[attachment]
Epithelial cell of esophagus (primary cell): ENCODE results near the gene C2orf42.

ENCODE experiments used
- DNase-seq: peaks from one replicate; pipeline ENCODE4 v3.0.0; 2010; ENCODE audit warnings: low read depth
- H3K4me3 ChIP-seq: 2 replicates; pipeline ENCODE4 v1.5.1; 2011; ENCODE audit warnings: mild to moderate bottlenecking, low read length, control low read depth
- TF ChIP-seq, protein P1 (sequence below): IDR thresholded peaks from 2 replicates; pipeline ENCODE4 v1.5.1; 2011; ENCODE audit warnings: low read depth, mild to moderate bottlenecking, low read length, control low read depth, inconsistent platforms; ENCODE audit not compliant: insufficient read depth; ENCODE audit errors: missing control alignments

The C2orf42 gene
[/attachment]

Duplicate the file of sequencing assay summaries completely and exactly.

Epithelial cell of esophagus (primary cell): ENCODE results near the gene C2orf42.

ENCODE experiments used
- DNase-seq: peaks from one replicate; pipeline ENCODE4 v3.0.0; 2010; ENCODE audit warnings: low read depth
- H3K4me3 ChIP-seq: 2 replicates; pipeline ENCODE4 v1.5.1; 2011; ENCODE audit warnings: mild to moderate bottlenecking, low read length, control low read depth
- TF ChIP-seq, protein P1 (sequence below): IDR thresholded peaks from 2 replicates; pipeline ENCODE4 v1.5.1; 2011; ENCODE audit warnings: low read depth, mild to moderate bottlenecking, low read length, control low read depth, inconsistent platforms; ENCODE audit not compliant: insufficient read depth; ENCODE audit errors: missing control alignments

The C2orf42 gene